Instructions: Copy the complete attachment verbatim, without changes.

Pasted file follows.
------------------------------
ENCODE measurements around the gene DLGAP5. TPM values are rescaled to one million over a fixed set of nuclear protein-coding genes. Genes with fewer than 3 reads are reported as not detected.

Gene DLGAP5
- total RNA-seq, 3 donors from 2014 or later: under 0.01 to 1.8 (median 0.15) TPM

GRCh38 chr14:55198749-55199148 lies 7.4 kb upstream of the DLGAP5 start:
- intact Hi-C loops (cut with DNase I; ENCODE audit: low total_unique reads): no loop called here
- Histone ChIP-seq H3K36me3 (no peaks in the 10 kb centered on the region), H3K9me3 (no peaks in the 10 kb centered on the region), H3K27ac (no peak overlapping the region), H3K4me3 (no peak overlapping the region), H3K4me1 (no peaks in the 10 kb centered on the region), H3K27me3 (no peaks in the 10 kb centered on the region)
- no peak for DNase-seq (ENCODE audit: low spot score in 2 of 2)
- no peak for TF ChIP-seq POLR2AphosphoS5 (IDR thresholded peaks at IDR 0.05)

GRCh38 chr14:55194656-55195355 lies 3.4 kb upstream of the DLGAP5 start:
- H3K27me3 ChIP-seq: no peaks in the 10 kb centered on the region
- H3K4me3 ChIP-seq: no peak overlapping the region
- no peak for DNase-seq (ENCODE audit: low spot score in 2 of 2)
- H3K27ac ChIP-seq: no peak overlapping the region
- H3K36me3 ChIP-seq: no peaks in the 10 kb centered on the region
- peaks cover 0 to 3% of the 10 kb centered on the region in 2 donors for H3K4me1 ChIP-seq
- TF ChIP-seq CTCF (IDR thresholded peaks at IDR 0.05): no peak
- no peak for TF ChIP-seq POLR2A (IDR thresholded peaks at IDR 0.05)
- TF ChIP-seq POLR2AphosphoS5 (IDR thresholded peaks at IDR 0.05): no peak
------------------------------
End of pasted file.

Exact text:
ENCODE measurements around the gene DLGAP5. TPM values are rescaled to one million over a fixed set of nuclear protein-coding genes. Genes with fewer than 3 reads are reported as not detected.

Gene DLGAP5
- total RNA-seq, 3 donors from 2014 or later: under 0.01 to 1.8 (median 0.15) TPM

GRCh38 chr14:55198749-55199148 lies 7.4 kb upstream of the DLGAP5 start:
- intact Hi-C loops (cut with DNase I; ENCODE audit: low total_unique reads): no loop called here
- Histone ChIP-seq H3K36me3 (no peaks in the 10 kb centered on the region), H3K9me3 (no peaks in the 10 kb centered on the region), H3K27ac (no peak overlapping the region), H3K4me3 (no peak overlapping the region), H3K4me1 (no peaks in the 10 kb centered on the region), H3K27me3 (no peaks in the 10 kb centered on the region)
- no peak for DNase-seq (ENCODE audit: low spot score in 2 of 2)
- no peak for TF ChIP-seq POLR2AphosphoS5 (IDR thresholded peaks at IDR 0.05)

GRCh38 chr14:55194656-55195355 lies 3.4 kb upstream of the DLGAP5 start:
- H3K27me3 ChIP-seq: no peaks in the 10 kb centered on the region
- H3K4me3 ChIP-seq: no peak overlapping the region
- no peak for DNase-seq (ENCODE audit: low spot score in 2 of 2)
- H3K27ac ChIP-seq: no peak overlapping the region
- H3K36me3 ChIP-seq: no peaks in the 10 kb centered on the region
- peaks cover 0 to 3% of the 10 kb centered on the region in 2 donors for H3K4me1 ChIP-seq
- TF ChIP-seq CTCF (IDR thresholded peaks at IDR 0.05): no peak
- no peak for TF ChIP-seq POLR2A (IDR thresholded peaks at IDR 0.05)
- TF ChIP-seq POLR2AphosphoS5 (IDR thresholded peaks at IDR 0.05): no peak